Philip Smedley, Advisor – Design of Offshore Structures & Chairman of International Standards Organisation committee for Offshore Structures.

Job Title: Advisor – Design of Offshore Structures & Chairman of International Standards Organisation committee for Offshore Structures.

Organisation: BP

Qualifications: BSc (Grade 2ii) Mathematical Sciences at Birmingham University, FIMA, CMath, CSci

“Like all careers it’s all about doing lots of less interesting preparation work, reading, training, learning from minor mistakes that prepares you for the tougher but most exciting challenges.”

 

Organisation: BP

Number of years in current position: Eight years in BP

Qualifications: BSc (Grade 2ii) Mathematical Sciences at Birmingham University, FIMA, CMath, CSci

Briefly describe the organisation you work for.
Global energy company primarily associated with exploration, drilling, production, refining and marketing oil and gas. My role is within a central engineering team with deep expertise in specific disciplines (mine is floating oil & gas platforms). We act as the hub providing expertise to new development projects and existing operations in the many regions of the World in which BP operates.

Explain what you do on an average day at work.
I work on a number of longer term tasks such as writing company and industry standards that capture best practice, developing and giving training courses, managing cross-industry technology development projects, and leading in-house projects to improve the quality, reliability and maintainability of our offshore platforms. However, mostly I provide ad-hoc advise and support our engineering teams so they can deliver safe and reliable offshore platforms by providing relatively short term help investigating and resolving problems and answering technical questions.

What do you like most about your job?
I enjoy working on a wide variety of tasks which I need to manage in terms of prioritisation and people. It can be high pressure when major decisions need to be made but as you continue to build expertise and experience then you can feel more comfortable at these times. For the International Standards work dealing with a wide range of different people, opinions and cultures is interesting and largely very enjoyable. Like all careers it’s all about doing lots of less interesting preparation work, reading, training, learning from minor mistakes that prepares you for the tougher but most exciting challenges.

What stimulated your interest in maths, and when?
I did not have a single key moment but rather found that I enjoyed and was drawn towards the mathematical aspects of all school subjects, e.g. data collection, statistical assessment, probability theory, early computer programming, et al. I also enjoyed numerate hobbies such as board games, card and later casino games, and collecting stamps, football cards, league tables, and cricket statistics.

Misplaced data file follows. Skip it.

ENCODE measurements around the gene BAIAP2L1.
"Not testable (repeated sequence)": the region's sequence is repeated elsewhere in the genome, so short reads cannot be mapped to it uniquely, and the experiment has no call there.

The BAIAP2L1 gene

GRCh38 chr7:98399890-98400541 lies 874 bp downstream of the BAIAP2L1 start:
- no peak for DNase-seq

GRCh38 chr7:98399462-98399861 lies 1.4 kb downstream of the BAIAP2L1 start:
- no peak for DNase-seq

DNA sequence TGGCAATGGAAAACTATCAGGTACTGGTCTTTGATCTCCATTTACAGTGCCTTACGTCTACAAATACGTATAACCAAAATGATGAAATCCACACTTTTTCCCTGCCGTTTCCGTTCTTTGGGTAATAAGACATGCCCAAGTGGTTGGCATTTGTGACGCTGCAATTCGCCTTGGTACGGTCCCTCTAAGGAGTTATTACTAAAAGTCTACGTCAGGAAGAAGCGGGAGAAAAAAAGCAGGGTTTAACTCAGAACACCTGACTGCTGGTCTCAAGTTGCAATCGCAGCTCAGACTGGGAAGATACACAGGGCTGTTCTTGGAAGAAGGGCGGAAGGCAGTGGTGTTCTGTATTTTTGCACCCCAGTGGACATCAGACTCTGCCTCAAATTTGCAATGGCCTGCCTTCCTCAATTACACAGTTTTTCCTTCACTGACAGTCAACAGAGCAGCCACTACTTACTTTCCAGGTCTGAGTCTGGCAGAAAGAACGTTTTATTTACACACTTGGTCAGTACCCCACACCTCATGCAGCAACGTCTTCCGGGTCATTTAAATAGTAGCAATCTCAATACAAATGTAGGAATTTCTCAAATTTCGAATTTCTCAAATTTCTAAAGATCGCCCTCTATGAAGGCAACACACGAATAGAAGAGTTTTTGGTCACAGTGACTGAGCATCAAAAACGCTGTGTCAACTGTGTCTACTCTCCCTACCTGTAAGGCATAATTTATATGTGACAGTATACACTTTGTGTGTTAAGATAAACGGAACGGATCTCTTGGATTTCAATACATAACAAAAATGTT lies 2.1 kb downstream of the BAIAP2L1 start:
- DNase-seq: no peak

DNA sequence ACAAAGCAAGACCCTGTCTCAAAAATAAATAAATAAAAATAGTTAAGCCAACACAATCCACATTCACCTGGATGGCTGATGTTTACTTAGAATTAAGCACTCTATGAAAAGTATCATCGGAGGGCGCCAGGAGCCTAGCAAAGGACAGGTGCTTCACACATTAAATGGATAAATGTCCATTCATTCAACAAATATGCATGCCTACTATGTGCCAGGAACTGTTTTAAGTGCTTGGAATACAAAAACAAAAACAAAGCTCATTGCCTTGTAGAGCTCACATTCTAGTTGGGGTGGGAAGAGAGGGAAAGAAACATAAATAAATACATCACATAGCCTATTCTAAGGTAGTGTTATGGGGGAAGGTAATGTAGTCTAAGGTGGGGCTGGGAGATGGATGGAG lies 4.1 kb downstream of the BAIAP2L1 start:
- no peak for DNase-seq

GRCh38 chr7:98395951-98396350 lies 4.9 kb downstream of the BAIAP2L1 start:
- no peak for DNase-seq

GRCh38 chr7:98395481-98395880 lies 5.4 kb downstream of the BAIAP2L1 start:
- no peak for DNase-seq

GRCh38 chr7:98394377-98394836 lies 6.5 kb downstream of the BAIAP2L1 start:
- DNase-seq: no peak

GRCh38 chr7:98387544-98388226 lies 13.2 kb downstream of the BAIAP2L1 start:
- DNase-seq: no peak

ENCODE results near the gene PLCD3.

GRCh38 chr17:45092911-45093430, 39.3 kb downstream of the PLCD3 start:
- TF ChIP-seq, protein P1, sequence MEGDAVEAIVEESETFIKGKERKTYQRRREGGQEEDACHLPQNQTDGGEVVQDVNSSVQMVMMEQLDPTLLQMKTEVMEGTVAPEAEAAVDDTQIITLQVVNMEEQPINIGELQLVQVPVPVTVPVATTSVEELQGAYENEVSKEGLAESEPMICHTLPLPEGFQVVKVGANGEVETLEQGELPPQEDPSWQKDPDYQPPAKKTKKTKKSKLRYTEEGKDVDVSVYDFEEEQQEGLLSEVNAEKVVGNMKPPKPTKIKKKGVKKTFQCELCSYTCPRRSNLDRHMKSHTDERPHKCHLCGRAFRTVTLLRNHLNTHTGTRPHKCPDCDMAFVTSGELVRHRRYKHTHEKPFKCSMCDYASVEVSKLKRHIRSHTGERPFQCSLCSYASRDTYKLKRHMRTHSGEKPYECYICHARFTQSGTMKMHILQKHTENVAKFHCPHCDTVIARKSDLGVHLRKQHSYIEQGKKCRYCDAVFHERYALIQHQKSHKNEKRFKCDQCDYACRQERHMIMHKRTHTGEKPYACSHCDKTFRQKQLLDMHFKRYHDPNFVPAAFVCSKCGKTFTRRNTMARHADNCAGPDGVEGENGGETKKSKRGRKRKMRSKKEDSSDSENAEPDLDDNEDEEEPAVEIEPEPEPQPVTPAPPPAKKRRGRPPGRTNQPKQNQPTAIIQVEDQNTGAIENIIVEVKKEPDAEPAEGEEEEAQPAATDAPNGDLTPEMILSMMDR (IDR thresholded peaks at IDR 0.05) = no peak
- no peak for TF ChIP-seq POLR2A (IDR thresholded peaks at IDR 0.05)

What influenced your career choice?
While I didn’t set out to be an engineer, in fact at age 18 I wanted to be anything but, there does seem to be an element of it being in the family genes. Plus once I tried working in an marine/structural engineering company I really enjoyed the work, as I have done since. I was not sure what career I wanted to follow until I was about 23 so took a general mathematics course later specialising in elements of statistics and computing plus a subsidiary in psychology. I tried electronic engineering for a year after completing my degree, but it was not right for me. Finally there was a great US soap opera on TV at the time called Dallas where they had big offices, fast cars and good looking women, and no one seemed to do any work – maybe that swung it for me.

Which skills do you consider to be essential for your job?
In addition to basic numerate and engineering knowledge the two main skills I need are:
1. Ability to rapidly review and then challenge potentially incorrect assumptions or methodology in technical reports.
2. Ability to communicate clearly and succinctly both verbally and in writing.

Any advice you may have for other individuals considering your career path.
While I would not recommend frequent large changes in career path, if you find yourself in a role that is unsatisfying be aware that your skills are in demand and that other opportunities exist. Moving roles can be scary but, looking back at the times when I have moved, the outcome has nearly always been for the better.

Your future career plans.
Ideally more of the same but possibly with more work directly ‘on site’ where big offshore platforms are being built.